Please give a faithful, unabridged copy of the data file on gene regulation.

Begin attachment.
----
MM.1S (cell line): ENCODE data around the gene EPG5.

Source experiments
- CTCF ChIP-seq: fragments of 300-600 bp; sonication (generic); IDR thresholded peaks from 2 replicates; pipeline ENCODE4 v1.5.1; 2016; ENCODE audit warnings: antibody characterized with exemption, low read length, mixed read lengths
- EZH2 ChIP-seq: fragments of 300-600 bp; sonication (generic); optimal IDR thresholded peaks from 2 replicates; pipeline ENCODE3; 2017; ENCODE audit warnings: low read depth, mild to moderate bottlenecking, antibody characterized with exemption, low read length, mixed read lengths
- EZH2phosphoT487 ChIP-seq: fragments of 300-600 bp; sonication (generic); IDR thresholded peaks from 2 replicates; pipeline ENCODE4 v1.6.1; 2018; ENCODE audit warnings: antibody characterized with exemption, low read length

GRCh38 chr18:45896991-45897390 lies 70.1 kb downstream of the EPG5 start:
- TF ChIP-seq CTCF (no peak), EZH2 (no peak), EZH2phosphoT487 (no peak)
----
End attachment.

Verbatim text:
MM.1S (cell line): ENCODE data around the gene EPG5.

Source experiments
- CTCF ChIP-seq: fragments of 300-600 bp; sonication (generic); IDR thresholded peaks from 2 replicates; pipeline ENCODE4 v1.5.1; 2016; ENCODE audit warnings: antibody characterized with exemption, low read length, mixed read lengths
- EZH2 ChIP-seq: fragments of 300-600 bp; sonication (generic); optimal IDR thresholded peaks from 2 replicates; pipeline ENCODE3; 2017; ENCODE audit warnings: low read depth, mild to moderate bottlenecking, antibody characterized with exemption, low read length, mixed read lengths
- EZH2phosphoT487 ChIP-seq: fragments of 300-600 bp; sonication (generic); IDR thresholded peaks from 2 replicates; pipeline ENCODE4 v1.6.1; 2018; ENCODE audit warnings: antibody characterized with exemption, low read length

GRCh38 chr18:45896991-45897390 lies 70.1 kb downstream of the EPG5 start:
- TF ChIP-seq CTCF (no peak), EZH2 (no peak), EZH2phosphoT487 (no peak)